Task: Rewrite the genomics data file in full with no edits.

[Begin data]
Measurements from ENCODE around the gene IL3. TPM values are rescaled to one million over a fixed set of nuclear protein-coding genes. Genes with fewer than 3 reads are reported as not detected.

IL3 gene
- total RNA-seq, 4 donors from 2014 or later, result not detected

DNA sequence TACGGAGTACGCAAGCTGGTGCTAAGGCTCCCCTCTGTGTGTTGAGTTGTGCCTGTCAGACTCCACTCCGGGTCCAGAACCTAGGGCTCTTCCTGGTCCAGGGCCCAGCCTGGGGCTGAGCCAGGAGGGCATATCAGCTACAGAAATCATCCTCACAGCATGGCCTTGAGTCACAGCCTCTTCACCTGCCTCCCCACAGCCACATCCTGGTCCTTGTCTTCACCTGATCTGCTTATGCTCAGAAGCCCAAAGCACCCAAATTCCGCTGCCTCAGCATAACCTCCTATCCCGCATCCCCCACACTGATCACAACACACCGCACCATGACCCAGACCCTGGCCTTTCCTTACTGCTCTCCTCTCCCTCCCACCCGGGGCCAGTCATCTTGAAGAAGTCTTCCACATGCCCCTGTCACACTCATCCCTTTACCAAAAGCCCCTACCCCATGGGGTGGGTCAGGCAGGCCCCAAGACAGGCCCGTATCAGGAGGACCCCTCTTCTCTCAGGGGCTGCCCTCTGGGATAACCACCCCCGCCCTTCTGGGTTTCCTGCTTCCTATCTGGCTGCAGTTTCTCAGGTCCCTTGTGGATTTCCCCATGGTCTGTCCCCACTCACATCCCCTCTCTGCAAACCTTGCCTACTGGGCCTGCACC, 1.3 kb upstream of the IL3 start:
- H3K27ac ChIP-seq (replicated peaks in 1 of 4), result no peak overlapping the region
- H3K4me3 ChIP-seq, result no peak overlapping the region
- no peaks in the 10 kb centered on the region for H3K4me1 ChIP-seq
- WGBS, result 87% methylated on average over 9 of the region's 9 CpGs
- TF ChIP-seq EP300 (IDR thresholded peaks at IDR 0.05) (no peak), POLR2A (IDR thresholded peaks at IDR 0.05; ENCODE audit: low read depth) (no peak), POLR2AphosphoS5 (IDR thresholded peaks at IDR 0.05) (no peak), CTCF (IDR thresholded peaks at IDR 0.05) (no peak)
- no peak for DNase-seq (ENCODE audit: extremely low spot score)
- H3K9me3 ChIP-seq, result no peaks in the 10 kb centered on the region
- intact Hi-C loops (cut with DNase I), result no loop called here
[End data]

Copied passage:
Measurements from ENCODE around the gene IL3. TPM values are rescaled to one million over a fixed set of nuclear protein-coding genes. Genes with fewer than 3 reads are reported as not detected.

IL3 gene
- total RNA-seq, 4 donors from 2014 or later, result not detected

DNA sequence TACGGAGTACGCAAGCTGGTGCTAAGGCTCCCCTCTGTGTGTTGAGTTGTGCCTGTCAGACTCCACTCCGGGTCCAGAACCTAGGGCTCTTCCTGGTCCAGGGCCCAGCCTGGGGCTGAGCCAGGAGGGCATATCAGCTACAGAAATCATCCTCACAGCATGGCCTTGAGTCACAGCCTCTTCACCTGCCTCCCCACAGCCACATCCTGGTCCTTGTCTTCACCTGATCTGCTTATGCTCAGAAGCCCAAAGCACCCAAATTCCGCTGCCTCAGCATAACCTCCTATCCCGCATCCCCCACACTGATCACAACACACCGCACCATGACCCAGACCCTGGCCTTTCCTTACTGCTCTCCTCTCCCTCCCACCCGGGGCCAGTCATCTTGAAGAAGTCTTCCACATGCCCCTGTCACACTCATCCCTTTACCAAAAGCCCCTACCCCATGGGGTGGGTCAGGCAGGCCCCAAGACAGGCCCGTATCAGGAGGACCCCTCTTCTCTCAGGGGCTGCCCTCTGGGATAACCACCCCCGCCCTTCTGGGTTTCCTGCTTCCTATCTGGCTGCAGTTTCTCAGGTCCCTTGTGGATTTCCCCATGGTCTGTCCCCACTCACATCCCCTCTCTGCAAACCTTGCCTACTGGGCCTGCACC, 1.3 kb upstream of the IL3 start:
- H3K27ac ChIP-seq (replicated peaks in 1 of 4), result no peak overlapping the region
- H3K4me3 ChIP-seq, result no peak overlapping the region
- no peaks in the 10 kb centered on the region for H3K4me1 ChIP-seq
- WGBS, result 87% methylated on average over 9 of the region's 9 CpGs
- TF ChIP-seq EP300 (IDR thresholded peaks at IDR 0.05) (no peak), POLR2A (IDR thresholded peaks at IDR 0.05; ENCODE audit: low read depth) (no peak), POLR2AphosphoS5 (IDR thresholded peaks at IDR 0.05) (no peak), CTCF (IDR thresholded peaks at IDR 0.05) (no peak)
- no peak for DNase-seq (ENCODE audit: extremely low spot score)
- H3K9me3 ChIP-seq, result no peaks in the 10 kb centered on the region
- intact Hi-C loops (cut with DNase I), result no loop called here